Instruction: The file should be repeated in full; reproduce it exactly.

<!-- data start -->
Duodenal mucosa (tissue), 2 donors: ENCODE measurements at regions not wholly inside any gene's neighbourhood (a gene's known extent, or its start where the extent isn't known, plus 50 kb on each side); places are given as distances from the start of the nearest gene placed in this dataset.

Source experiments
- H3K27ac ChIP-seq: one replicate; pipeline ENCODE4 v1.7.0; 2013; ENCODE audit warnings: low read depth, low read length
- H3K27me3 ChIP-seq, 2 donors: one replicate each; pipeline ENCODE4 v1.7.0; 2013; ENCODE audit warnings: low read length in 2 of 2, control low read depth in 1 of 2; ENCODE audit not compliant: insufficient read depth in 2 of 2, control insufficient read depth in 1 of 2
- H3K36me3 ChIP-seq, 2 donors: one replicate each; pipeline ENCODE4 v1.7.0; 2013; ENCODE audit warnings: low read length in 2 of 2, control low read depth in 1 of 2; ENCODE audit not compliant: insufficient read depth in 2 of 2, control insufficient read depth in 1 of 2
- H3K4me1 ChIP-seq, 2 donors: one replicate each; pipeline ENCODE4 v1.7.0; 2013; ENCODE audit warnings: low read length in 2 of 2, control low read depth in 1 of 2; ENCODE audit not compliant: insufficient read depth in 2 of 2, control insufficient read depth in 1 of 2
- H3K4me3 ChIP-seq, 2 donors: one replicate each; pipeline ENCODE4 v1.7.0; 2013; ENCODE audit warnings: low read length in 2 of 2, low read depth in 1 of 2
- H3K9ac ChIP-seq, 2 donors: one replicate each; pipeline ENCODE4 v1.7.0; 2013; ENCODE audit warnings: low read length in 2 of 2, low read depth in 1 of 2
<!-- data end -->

Duodenal mucosa (tissue), 2 donors: ENCODE measurements at regions not wholly inside any gene's neighbourhood (a gene's known extent, or its start where the extent isn't known, plus 50 kb on each side); places are given as distances from the start of the nearest gene placed in this dataset.

Source experiments
- H3K27ac ChIP-seq: one replicate; pipeline ENCODE4 v1.7.0; 2013; ENCODE audit warnings: low read depth, low read length
- H3K27me3 ChIP-seq, 2 donors: one replicate each; pipeline ENCODE4 v1.7.0; 2013; ENCODE audit warnings: low read length in 2 of 2, control low read depth in 1 of 2; ENCODE audit not compliant: insufficient read depth in 2 of 2, control insufficient read depth in 1 of 2
- H3K36me3 ChIP-seq, 2 donors: one replicate each; pipeline ENCODE4 v1.7.0; 2013; ENCODE audit warnings: low read length in 2 of 2, control low read depth in 1 of 2; ENCODE audit not compliant: insufficient read depth in 2 of 2, control insufficient read depth in 1 of 2
- H3K4me1 ChIP-seq, 2 donors: one replicate each; pipeline ENCODE4 v1.7.0; 2013; ENCODE audit warnings: low read length in 2 of 2, control low read depth in 1 of 2; ENCODE audit not compliant: insufficient read depth in 2 of 2, control insufficient read depth in 1 of 2
- H3K4me3 ChIP-seq, 2 donors: one replicate each; pipeline ENCODE4 v1.7.0; 2013; ENCODE audit warnings: low read length in 2 of 2, low read depth in 1 of 2
- H3K9ac ChIP-seq, 2 donors: one replicate each; pipeline ENCODE4 v1.7.0; 2013; ENCODE audit warnings: low read length in 2 of 2, low read depth in 1 of 2